3. Save the Selected records as a selection set. Click on the Save  button  to open the Selection Set pop-up window. Select New  to create a new Selection set called, “LOW_FF, Areas with Low FF”.

    With the new selection set, selected in Blue as shown below, select the green  button to save the selected elements in the selected Selection set. (Note: Whichever selection set is highlighted in blue when you click on the green  button will get overwritten, so make sure to select the correct Selection set.)

    Note: There are two locations that have pressures that fall below the specified 20 psi Min. Pressure in the Design Fireflow section. Note that they also both have Hydrant Design Flow values that are less than the 1000 gpm Fireflow. This indicates how this field can be used to help identify locations that are unable to satisfy the required specified Fireflow with the system as defined and need further review.

  4. Click on the Domain Manager  button to open it. 
  5. Save the current Domain used for Fireflow as a selection set. Click on the Save  button. Click New to create a new Selection set called “FIREFLOW_JCT, Fireflow Junctions”.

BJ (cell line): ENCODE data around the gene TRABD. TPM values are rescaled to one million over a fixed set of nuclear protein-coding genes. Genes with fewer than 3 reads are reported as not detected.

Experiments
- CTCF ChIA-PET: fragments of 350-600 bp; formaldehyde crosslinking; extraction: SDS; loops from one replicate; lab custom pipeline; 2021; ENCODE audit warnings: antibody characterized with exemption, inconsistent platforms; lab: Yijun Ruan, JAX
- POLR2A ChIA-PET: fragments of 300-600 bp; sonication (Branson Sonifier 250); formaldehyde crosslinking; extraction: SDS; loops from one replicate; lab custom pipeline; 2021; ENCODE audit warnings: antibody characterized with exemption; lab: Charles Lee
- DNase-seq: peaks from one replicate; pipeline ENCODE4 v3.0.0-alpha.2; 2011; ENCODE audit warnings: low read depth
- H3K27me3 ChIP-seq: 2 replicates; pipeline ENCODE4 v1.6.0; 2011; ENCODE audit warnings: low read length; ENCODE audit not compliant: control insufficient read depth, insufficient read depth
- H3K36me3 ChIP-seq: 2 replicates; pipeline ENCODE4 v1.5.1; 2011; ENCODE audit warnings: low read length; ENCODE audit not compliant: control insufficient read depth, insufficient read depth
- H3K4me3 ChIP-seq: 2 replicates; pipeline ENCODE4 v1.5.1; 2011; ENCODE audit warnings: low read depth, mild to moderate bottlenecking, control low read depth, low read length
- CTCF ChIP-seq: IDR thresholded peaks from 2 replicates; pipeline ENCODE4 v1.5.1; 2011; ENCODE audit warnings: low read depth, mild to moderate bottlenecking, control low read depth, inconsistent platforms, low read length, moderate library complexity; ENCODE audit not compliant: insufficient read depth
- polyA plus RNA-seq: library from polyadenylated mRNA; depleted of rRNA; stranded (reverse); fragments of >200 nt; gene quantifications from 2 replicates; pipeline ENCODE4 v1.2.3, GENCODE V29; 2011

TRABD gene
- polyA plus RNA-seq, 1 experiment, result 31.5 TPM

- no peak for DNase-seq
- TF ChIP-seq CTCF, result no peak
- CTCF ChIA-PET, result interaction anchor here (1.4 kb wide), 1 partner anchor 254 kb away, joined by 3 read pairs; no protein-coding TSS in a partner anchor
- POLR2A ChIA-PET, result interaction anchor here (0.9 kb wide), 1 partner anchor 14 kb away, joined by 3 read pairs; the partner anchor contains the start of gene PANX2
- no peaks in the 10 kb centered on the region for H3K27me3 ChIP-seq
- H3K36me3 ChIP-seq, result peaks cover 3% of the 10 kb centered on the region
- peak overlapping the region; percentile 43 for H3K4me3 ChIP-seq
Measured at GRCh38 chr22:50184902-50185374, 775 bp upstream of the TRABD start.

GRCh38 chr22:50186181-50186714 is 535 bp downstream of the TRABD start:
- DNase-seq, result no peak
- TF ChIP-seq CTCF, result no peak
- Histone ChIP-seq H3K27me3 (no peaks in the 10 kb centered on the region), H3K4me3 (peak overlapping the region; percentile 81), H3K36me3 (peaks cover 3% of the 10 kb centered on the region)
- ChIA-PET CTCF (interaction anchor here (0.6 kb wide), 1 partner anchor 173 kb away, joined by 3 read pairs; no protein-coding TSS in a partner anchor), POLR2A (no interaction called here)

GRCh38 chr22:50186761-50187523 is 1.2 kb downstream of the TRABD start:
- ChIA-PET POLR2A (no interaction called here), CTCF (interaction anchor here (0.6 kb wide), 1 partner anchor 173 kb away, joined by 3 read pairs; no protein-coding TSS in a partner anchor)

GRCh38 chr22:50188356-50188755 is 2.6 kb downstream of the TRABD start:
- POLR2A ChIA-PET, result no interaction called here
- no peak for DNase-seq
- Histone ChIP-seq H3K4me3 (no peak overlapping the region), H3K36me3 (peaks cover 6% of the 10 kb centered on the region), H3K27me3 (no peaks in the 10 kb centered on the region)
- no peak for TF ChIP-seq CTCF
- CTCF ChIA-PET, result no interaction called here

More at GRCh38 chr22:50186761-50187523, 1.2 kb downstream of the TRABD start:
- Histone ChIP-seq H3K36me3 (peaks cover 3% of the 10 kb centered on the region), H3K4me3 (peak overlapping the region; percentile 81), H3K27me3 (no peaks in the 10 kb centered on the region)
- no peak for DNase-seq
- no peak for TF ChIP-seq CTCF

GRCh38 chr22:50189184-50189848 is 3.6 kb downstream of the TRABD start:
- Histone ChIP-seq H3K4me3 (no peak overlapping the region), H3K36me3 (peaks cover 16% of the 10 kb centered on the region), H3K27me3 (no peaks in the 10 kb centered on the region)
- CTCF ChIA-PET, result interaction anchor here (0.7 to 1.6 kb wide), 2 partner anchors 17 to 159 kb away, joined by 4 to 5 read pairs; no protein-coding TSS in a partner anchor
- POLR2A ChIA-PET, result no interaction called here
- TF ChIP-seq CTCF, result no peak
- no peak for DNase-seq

With this new Selection set highlighted, select the green button to save the current Domain as a selection set. This will make it easy to reselect these locations as needed for further fireflow runs.
  6. Click on the Clear button to clear the Domain.
  7. Select the Selection Set radio button and choose the LOW_FF selection set from the drop-down menu list. Click on the Add  button to add these locations to the domain. Click on the Close button to close the Domain Manager.

Once you have completed the procedure, you should be able to view the following two junctions in the domain.

Click on the pipes connected to each location with a fireflow issue. Take a minute to think what is the reason these two locations are unable to meet the 1,000 gpm fireflow? If it is not clear, then follow the steps in next section.